After several weeks of intense development and Basement workshops, the 2020 edition of the Basement program finally came to an end on December 13, 2020, with Lava Aqua X emerging the global winner. Nigeria’s representative, Team UMScope can keep their head high knowing well they did their best, bringing out their idea to the world.
Having recorded 3,865 applications and 38 national finalists in this year’s edition, the judges decided the team from Brunel University London had the best idea in a live event conducted virtually due to the current global health safety concerns. The winning idea tackles the sustainability issue of clean water. Joanna Power and Paramveer Bhachu designed a portable washing machine (the Aqua X) that collects and filters shower water cleanly to wash clothes. Paramveer estimates more than 1.7 billion litres of water can be saved annually if every student in London were to use the Aqua X.
Going home with the Community Award from this year’s Basement program is the Culture Capture team from Kenyatta University, Kenya. Hamisi Gonesi and Abdul Rehmtulla came up with an idea of a digital museum with gamification features where people can upload media files showcasing their culture in any way they find interesting. They plan to use social media and cultural events to get people to this digital museum. For a social media platform, engagement is critical for the owners and for keeping users on the platform. Every uploaded media by users will earn points and digital budgets that they will use to compete with other members on the leaderboard. The platform is still in its prototype stage, but it is banking on investors to go live in January 2021.
Another African participant is the duo of Randolph Bruce Meth and Kwanda Jakalase from South Africa, who created Solar Mitha Generator. These two students from Nelson Mandela University formed a company called Silicon Energy. Silicon Energy develops Solar Mitha Generator, a portable plug-and-play power source based on a solar power generator. This product charges home appliances, powers light, laptops, refrigerators, microwaves, and kettles. It can be charged either by a normal power source, via solar panel or wind power. “It’s a product that caters to various markets,” says Randolph. “Be it people who are in rural and remote areas that don’t have access to electricity at all or people that are only into small businesses.”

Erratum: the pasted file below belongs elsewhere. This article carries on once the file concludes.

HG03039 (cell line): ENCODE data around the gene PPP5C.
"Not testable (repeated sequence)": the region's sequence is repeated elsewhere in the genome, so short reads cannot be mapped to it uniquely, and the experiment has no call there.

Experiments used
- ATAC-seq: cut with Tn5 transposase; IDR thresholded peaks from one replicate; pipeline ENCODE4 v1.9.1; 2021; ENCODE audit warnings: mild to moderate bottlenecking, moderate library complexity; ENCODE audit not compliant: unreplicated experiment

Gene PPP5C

Solar Mitha Generator has six variations. Its biggest capacity has a 3000 Watts inverter, but it can be combined to double the battery capacity, which will make it capable of powering an entire house. Their website already provides information about their products. Still, they are working on an Android and iOS app that can be used to control the solar generator and a means of a marketing tool for them. Randolph and Kwanda plan to use social media and partnerships with renewable energy companies to market their product. If their product could eventually replace a traditional generator? Kwanda was optimistic that could happen in the future but pointed out expensive components like batteries, which are very expensive. “In the next five to ten years, battery prices would be so cheap that they will make the overall cost of the generator itself [go down] or increasing more batteries,” explains Kwanda. “It stands in quite a very good chance to replace traditional forms of generator.”
Another ingenious invention came from 3 friends from Masaryk University in Slovakia. They were able to build a small device chargeable with hand movements; this was named the charging revolution. This device effectively replaces the power, but it serves the same purpose; the only difference is you do not need the electricity or solar power to charge it. The development of the device was borne out of curiosity, and the work is not completed yet. There are demands already from the device from interested individuals, and they hope they take the project to the next level through funding.
On the journey so far for Team UMScope, Gbolahan described it as an eye-opening experience and was grateful for the mentorship provided.
We never really knew we were actually going to be able to get access to a whole lot of things. It was a whole new world for us, especially.Gbolahan Vera-cruz (Team UMScope)
The project does not stop here and the team plans to push their startup to the outside world and beyond. “We’ve gotten the micro-funding to be able to push that idea,” says Gbolahan. “We’ve gotten the exposure. We have mentors that we’ve basically connected with for life, and then we have networking individuals like from the competition.”
Despite all the challenges this year, Red Bull Basement 2020 was a success, and the world is gearing up to meet the next Bill Gates and Elon Musks of this world.